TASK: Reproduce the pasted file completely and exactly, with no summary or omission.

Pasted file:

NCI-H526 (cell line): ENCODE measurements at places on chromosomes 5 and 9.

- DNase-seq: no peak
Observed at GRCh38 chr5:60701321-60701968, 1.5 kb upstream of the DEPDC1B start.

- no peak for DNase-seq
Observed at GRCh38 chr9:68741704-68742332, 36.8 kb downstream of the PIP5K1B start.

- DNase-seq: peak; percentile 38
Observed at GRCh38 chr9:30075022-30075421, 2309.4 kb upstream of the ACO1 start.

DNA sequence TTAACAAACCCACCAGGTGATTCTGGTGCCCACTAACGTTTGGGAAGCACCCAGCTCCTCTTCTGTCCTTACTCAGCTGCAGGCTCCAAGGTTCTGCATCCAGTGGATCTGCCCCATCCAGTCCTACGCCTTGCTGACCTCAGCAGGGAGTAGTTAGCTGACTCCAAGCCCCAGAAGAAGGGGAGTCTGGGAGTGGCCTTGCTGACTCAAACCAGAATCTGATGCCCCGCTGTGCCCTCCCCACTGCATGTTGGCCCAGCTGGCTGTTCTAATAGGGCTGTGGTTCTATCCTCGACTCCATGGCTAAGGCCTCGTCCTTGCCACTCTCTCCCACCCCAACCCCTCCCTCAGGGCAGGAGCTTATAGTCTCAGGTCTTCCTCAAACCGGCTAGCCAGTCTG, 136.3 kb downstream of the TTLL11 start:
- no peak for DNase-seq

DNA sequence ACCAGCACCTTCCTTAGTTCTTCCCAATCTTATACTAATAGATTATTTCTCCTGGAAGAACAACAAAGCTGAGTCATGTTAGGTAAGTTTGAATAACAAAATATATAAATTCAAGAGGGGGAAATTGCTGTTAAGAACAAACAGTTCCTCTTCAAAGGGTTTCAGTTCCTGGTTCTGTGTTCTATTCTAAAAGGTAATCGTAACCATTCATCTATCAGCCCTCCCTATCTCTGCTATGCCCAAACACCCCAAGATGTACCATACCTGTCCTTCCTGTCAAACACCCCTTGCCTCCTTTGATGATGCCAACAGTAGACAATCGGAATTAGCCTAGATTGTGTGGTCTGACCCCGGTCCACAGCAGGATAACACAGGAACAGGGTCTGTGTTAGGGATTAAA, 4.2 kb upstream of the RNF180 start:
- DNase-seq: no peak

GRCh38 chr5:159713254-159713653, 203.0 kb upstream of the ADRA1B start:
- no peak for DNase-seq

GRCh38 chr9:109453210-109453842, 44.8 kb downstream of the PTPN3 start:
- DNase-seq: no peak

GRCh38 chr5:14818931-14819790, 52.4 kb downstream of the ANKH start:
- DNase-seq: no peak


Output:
NCI-H526 (cell line): ENCODE measurements at places on chromosomes 5 and 9.

- DNase-seq: no peak
Observed at GRCh38 chr5:60701321-60701968, 1.5 kb upstream of the DEPDC1B start.

- no peak for DNase-seq
Observed at GRCh38 chr9:68741704-68742332, 36.8 kb downstream of the PIP5K1B start.

- DNase-seq: peak; percentile 38
Observed at GRCh38 chr9:30075022-30075421, 2309.4 kb upstream of the ACO1 start.

DNA sequence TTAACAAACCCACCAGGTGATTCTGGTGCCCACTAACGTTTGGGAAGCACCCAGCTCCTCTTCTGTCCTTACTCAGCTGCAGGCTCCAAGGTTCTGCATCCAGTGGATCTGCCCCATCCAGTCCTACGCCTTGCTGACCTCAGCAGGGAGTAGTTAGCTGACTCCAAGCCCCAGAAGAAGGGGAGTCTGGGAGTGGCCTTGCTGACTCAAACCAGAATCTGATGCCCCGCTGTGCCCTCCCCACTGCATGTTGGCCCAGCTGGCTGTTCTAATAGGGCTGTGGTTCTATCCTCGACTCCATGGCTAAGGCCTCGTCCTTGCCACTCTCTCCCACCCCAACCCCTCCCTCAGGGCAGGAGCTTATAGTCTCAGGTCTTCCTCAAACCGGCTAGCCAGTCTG, 136.3 kb downstream of the TTLL11 start:
- no peak for DNase-seq

DNA sequence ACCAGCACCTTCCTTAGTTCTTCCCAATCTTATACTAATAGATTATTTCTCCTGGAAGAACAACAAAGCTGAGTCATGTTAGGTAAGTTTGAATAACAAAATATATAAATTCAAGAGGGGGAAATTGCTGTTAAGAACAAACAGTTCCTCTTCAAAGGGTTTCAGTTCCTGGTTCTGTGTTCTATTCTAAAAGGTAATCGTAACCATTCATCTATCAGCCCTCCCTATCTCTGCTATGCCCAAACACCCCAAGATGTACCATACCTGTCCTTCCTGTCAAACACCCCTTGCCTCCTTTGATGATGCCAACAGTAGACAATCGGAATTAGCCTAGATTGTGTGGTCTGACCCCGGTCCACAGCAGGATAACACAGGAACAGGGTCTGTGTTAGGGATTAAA, 4.2 kb upstream of the RNF180 start:
- DNase-seq: no peak

GRCh38 chr5:159713254-159713653, 203.0 kb upstream of the ADRA1B start:
- no peak for DNase-seq

GRCh38 chr9:109453210-109453842, 44.8 kb downstream of the PTPN3 start:
- DNase-seq: no peak

GRCh38 chr5:14818931-14819790, 52.4 kb downstream of the ANKH start:
- DNase-seq: no peak